Futures Fall as Stocks Track Euro, Commodities


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Stock futures pointed to modest declines early Monday as U.S. traders, armed with little economic data or company news of their own, focused their trades around the euro and the ongoing European sovereign debt situation.

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As of 8:45 a.m. in New York, the Dow Jones Industrial Average futures fell 11 points to 11353, the S&P 500 futures were down 5 points to 1216.50 and the Nasdaq 100 futures fell 2.25 points to 2185.00.

As it has been for several weeks now, stocks closely tracked their performance to the dollar versus the euro. In early trading, the dollar was down 1.15% against the euro dragging energy-related commodities along with it.

Oil was down 0.3% to $88.97 a barrel and gold was up 0.5% to $1,413.50 a troy ounce.

The weakness in the euro comes on reports that Germany, easily one of the more influential members of the Eurozone, said it opposes increasing the size of the $1 trillion European bailout fund and the creation of Eurozone bonds. The news comes as investors continue to focus on Portugal and Spain following the bailout of Ireland late last month.

According to Bloomberg News, German Deputy Finance Minister Joerg Asmussen said his country opposes the creation of “E-Bonds” because it would not encourage debt laden Eurozone members to fix their finances. While Eurozone members all use the euro as their currency, each country still issues debt in their own names.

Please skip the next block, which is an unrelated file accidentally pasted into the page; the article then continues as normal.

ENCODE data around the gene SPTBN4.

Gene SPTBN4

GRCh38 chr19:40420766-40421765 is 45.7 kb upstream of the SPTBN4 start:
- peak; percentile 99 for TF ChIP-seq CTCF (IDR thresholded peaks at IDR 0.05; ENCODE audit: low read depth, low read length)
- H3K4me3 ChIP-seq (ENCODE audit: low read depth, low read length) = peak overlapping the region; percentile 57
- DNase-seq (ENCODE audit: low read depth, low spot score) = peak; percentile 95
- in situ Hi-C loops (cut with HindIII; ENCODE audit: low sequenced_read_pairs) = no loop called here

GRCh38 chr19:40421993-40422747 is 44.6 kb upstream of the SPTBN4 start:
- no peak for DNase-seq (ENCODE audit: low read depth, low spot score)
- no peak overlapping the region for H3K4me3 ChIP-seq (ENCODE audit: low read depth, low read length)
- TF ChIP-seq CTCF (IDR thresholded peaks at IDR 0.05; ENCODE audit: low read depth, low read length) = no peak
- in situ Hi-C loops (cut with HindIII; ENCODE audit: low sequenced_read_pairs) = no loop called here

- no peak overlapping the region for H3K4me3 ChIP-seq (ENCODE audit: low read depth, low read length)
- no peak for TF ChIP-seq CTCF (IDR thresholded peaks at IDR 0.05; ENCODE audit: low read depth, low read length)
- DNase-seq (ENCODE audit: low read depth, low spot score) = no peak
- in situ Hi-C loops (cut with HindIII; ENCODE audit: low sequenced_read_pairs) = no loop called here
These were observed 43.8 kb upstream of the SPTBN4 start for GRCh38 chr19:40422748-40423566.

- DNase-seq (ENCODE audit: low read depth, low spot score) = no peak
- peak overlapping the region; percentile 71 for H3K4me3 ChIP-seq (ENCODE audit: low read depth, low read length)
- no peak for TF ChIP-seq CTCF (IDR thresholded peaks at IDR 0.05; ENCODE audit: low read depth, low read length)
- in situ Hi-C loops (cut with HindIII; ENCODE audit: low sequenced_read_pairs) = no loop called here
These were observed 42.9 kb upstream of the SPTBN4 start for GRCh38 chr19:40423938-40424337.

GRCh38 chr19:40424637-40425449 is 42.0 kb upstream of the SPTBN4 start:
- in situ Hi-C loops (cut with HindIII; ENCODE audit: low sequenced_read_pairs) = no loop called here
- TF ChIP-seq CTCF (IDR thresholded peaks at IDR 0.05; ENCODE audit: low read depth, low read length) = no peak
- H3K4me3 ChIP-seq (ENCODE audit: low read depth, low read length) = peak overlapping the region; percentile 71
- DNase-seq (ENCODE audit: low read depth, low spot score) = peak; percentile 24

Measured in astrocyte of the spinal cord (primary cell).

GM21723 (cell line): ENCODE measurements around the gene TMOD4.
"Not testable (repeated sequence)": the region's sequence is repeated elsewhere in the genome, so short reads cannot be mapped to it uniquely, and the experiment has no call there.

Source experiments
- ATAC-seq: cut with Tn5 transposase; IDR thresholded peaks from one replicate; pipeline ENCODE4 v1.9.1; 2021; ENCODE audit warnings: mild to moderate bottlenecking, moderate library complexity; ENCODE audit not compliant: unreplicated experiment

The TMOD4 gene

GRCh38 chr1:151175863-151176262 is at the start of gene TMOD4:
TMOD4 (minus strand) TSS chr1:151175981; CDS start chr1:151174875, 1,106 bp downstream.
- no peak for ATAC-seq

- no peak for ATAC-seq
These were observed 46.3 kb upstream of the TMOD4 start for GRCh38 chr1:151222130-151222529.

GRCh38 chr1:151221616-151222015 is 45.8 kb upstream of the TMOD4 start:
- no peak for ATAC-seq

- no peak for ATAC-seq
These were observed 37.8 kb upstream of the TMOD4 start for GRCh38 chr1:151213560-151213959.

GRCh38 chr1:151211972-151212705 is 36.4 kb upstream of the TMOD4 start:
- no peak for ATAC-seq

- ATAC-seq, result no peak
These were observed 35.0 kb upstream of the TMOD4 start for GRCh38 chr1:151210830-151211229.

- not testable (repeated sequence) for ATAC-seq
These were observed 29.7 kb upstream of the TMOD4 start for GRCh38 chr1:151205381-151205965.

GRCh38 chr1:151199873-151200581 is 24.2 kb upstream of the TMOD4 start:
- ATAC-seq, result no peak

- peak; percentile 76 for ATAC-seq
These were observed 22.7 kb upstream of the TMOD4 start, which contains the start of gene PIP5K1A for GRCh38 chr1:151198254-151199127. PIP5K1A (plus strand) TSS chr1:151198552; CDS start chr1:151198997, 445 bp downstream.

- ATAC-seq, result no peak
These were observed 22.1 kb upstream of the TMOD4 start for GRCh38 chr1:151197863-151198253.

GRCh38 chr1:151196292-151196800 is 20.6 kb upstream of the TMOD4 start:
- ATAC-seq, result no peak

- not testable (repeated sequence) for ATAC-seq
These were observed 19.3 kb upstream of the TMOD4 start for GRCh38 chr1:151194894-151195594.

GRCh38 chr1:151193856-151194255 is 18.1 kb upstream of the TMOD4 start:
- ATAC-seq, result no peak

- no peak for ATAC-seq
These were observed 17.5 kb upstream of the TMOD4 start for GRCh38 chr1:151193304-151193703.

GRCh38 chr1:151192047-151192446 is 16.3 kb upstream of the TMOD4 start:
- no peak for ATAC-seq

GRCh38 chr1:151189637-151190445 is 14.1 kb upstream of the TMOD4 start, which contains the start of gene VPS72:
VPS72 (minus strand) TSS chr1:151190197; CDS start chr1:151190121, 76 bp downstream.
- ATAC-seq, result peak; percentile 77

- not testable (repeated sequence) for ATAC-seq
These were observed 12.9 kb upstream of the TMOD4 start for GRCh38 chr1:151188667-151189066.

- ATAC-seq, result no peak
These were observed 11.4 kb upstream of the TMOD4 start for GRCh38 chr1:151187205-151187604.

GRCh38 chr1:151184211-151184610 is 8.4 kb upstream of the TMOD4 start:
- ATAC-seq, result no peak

Here in the U.S., traders are reacting to a “60 Minutes” interview with Federal Reserve Chairman Ben Bernanke where the central bank chief said the Fed could be open to more quantitative easing if inflation remains tame and the economy does not improve noticeably.

It was the second time that Bernanke has done an interview with “60 Minutes” the first being soon after the Treasury Department and the Fed cobbled together the $700 billion unpopular but somewhat successful TARP program.

“We’re not very far from the level where the economy is not self-sustaining,” Bernanke said, adding that he doesn’t think its likely the U.S. economy will slip back into a recession.

Shares of Dow component Pfizer (NYSE:PFE) were down 1% in pre-market trading after the company announced the unexpected departure of its CEO Jeffrey Kindler, who cited personal reasons for why he was stepping down. The company named current global pharmaceutical division executive Ian Read as Kindler’s replacement.

Global Markets

The U.K.'s FTSE 100 was up 0.25% to 5759.78, France's CAC 40 lost 0.43% to 3734.44 and Germany's DAX was down 0.03% to 6945.77.

In Asia, Tokyo's Nikkei 225 fell 0.11% to 10167.20, Hong Kong's Hang Seng fell 0.36% to 23237.70 and China's Shanghai Composite rose 0.52% to 2857.18.

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